By the time my daughter was eight, she had an amazing collection of shells from vacations at the beach. One trip to St. Thomas provided a treasure trove of unusual shells, among them: cowries and conches.
“Mom,” she would ask, “what are the names of these shells?” One by one, we would look at angel wings with their delicate plaid patterns and rosy clam shells and shiny olive shells. “What are their real names?” she would ask. “Real names?” I replied. “Like in the dictionary, mom?”
So off we went to the library and came home with books. An olive shell, we found was an Olividae; a cowry, a Cypraeidae and a conch, a Strombidae. We explored what these names meant in Latin. Each shell was placed in a plastic bag and tagged with its name. When we returned the books, Gina asked if she could display her shells in the library display case. Printed next to each shell was its English name and its Latin name. The local paper took her photo and ran a story on Gina and her shell collection.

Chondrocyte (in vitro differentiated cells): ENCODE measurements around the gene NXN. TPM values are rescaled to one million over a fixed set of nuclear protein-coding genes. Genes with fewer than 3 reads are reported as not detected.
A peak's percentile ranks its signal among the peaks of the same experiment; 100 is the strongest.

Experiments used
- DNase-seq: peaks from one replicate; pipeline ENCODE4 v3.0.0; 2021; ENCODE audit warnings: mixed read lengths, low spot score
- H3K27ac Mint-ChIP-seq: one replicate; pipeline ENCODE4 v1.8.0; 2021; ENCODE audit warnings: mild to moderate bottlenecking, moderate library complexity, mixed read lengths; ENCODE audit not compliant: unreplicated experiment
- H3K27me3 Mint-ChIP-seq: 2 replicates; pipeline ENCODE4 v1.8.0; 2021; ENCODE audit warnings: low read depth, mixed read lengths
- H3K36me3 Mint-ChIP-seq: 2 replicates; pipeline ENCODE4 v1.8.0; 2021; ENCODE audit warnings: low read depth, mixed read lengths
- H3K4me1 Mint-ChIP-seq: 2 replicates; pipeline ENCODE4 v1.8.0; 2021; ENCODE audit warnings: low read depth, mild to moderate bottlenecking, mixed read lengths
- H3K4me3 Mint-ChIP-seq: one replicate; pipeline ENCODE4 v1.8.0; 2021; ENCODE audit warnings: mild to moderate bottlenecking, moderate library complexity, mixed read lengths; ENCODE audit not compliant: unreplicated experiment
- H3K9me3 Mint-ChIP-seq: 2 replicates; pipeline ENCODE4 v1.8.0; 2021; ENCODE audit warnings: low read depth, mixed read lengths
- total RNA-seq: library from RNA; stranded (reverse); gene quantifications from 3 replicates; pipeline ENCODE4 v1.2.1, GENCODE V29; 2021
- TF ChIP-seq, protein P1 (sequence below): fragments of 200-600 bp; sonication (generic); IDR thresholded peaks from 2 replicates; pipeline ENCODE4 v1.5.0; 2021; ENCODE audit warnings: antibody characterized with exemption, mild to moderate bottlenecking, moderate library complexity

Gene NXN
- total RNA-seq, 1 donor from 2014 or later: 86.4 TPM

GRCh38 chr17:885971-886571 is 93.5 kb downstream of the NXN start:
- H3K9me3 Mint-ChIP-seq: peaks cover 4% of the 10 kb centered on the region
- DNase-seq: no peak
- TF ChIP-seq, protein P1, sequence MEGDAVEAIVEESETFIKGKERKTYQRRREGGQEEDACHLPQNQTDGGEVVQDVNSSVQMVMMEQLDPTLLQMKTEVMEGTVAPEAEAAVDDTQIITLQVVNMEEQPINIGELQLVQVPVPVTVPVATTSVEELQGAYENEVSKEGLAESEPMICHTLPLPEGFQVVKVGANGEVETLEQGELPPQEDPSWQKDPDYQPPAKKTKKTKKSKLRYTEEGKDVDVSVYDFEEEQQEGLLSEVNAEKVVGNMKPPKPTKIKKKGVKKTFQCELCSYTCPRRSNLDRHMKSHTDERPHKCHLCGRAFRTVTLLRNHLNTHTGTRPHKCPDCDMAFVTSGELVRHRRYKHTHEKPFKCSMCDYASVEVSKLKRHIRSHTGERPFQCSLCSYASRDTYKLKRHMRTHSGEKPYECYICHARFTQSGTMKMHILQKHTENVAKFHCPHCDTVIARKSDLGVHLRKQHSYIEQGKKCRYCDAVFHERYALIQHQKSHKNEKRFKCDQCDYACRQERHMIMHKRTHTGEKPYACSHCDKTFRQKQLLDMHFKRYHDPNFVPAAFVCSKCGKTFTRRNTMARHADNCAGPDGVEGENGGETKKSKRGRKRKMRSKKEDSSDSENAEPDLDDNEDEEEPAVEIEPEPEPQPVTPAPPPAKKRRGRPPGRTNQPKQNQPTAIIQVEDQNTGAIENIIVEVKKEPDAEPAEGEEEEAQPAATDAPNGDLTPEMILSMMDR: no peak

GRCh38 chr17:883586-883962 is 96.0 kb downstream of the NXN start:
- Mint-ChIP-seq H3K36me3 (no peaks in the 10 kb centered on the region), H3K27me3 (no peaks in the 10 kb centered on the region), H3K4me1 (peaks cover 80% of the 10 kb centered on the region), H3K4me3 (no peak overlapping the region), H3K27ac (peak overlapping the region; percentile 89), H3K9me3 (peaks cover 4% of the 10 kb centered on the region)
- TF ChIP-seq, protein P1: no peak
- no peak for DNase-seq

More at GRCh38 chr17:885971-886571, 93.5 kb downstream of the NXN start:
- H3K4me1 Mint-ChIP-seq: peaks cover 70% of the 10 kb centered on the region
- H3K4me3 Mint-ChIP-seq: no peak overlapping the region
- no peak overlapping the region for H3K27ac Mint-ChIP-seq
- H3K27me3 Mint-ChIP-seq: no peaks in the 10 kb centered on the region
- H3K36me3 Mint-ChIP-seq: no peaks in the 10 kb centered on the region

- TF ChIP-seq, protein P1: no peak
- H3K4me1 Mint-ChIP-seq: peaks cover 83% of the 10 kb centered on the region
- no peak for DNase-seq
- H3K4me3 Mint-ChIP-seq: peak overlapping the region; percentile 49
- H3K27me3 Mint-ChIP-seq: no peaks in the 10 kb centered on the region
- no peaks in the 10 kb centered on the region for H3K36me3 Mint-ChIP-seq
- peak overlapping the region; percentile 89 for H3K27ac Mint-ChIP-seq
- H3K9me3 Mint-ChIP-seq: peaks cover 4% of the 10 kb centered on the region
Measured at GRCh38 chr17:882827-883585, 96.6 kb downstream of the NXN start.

Just like a chambered nautilus, a child builds an intellectual framewrok from a tiny center, chamber by chamber. Your child too can be an expert in his/her world. Encourage collecting. Explore how things are different and similar. Learn to categorize in groups. Why is a chambered nautilus called that? Today we have the internet and can easily find answers. Curiosity leads us on incredible adventures.